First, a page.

What are the Most Effective Treatments for Rabies?

Dogs are man’s best friend, that’s what most people say. While this may be true, it’s not always the case. There are times when dogs can cause harm, especially if they haven’t received their rabies vaccinations. Rabies is a viral disease that affects thousands of people around the world. It’s not just dogs that can transmit it; various animals and even humans can cause it to spread. In this article, you will learn more about the causes, symptoms and treatments for the disease. Keep reading!

Understanding Rabies…

Rabies is a type of infectious disease which can affect almost all homoeothermic animals, including us humans. The condition, which is mainly transmitted via the bile or saliva of an infected animal, is caused by the Neurotropic lyssavirus. This virus affects the central nervous system and salivary glands. Its symptoms may lead to serious complications, especially if the virus is not immediately treated.

The rabies virus is actually a type of RNA virus, which belongs to the rhabdovirus family. It can affect the body in either of the following ways:

  • It reproduces within the muscle tissue, where it’s much safer from the immune system of the host. From there, it goes through the nervous system through the neuromuscular junctions.
  • It directly goes through the PNS, or the peripheral nervous system, and then travels into the brain.

Once it is in the nervous system, the virus will produce acute inflammation of the brain, causing a coma or even death.

Types of Rabies

There are two types of rabies:

  • Paralytic or dumb rabies: in this particular type of rabies, paralysis is the dominant symptom.
  • Encephalitis or furious rabies: this specific type of rabies actually occurs in about 80% of the human cases. Hydrophobia and hyperactivity are the most common symptomse.

Symptoms of Rabies

The condition progresses in five distinctive stages:

  • Incubation
  • Prodromal stage
  • Acute neurologic stage
  • Comatose
  • Death

Incubation Stage

This is the period of time before symptoms appear. While it usually lasts 3-12 weeks, it can take up to 2 years. The location of the bite is a big factor, because the closer the bite is to the brain, the sooner the effects show. The moment the symptoms appear, it may already fatal. Medical assistance is paramount.

Prodromal Stage

Symptoms may include:

  • Vomiting and nausea
  • Sore throat
  • Anxiety
  • Headache
  • Fever of 4 degrees Fahrenheit or above

These symptoms may last for about 2-10 days.

Acute Neurologic Stage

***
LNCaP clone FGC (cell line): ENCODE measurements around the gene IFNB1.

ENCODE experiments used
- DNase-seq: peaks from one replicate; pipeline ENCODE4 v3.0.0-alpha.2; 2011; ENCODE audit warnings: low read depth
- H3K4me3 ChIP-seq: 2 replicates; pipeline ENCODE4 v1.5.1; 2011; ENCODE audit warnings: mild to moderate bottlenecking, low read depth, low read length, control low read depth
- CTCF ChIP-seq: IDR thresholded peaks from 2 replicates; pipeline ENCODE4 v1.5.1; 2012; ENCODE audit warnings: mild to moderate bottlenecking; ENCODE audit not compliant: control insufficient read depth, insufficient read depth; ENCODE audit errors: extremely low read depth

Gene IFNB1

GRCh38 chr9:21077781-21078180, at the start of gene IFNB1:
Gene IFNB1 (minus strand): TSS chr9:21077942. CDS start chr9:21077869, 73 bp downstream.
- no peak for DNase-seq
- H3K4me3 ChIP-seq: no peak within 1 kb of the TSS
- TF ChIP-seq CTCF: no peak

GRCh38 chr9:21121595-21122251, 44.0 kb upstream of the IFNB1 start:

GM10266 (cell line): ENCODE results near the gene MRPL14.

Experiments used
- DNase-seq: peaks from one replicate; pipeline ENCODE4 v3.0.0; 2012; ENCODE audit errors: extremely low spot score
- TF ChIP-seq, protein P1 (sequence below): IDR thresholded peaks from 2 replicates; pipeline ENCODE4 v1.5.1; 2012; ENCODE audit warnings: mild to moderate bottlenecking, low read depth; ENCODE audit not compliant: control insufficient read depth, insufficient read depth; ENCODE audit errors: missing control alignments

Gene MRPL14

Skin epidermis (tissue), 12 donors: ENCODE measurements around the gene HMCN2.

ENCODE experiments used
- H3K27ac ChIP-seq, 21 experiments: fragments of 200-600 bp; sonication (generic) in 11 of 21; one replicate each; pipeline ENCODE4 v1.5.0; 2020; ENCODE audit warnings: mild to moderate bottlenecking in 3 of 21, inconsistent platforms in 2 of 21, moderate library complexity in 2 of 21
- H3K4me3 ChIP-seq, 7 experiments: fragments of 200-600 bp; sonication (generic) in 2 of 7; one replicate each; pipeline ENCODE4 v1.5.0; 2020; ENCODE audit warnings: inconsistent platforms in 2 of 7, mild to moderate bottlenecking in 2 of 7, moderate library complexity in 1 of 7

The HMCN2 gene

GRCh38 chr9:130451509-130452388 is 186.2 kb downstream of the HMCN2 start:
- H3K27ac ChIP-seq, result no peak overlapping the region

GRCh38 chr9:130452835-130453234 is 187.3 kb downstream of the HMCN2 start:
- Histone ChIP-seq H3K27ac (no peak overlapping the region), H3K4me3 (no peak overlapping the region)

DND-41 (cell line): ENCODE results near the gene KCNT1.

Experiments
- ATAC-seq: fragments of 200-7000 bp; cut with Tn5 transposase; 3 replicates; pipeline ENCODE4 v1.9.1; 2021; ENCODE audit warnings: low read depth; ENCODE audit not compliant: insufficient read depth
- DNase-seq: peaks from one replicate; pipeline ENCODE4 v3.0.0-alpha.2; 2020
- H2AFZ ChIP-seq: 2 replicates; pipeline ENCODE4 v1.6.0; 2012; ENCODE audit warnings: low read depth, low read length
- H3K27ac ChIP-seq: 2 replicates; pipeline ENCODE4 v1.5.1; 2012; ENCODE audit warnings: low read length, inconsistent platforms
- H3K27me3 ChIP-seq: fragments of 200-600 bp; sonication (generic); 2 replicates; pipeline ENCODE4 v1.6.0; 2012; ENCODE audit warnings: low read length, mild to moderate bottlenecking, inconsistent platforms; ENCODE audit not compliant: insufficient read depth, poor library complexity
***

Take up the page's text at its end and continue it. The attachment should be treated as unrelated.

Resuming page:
Symptoms may include:

  • Photophobia
  • Priapism in males
  • Insomnia, nightmares and hallucinations
  • Hydrophobia
  • Hyper-salivation
  • Hyperventilation
  • Convulsions
  • Partial paralysis
  • Aggression and confusion

At the end of this phase, breathing may become rapid and inconsistent.

Coma and Death Stage

When the infected person enters into a coma, death may occur in a matter of hours. It is very rare for a person to recover at this stage.

Causes of Rabies

Rabies is mainly caused by the Neurotropic lyssavirus. This affects the nervous system and the saliva. Most cases in humans are because of a bite or scratch from an infected animal, primarily dogs and cats.

Treatments for Rabies

If a person is bitten or scratched by a rabid animal, one of the best treatments is to wash it immediately for about 15 minutes with soap and water. This may help minimize the number of viral particles. After this, seek medical help immediately.

After being exposed and before the symptoms appear, a series of vaccines may help prevent the virus from prospering. This is one of the most common preventive treatments for rabies.

The strategies may include:

  • A series of rabies vaccine: injecting this into the arm over the next 2-4 weeks may help train the body to fight off the virus when it finally finds it.
  • A fast-acting dose of rabies immune globulin: this must be delivered as soon as possible near the bite, helping prevent the virus from infecting the person.

Preventive Measures

Here are some prevention tips for rabies:

  • Educational information and awareness.
  • Widespread vaccinations for humans in various areas.
  • Restrictions or bans on the import of various animals from other countries.
  • Regular rabies vaccinations for pets and all domestic animals.


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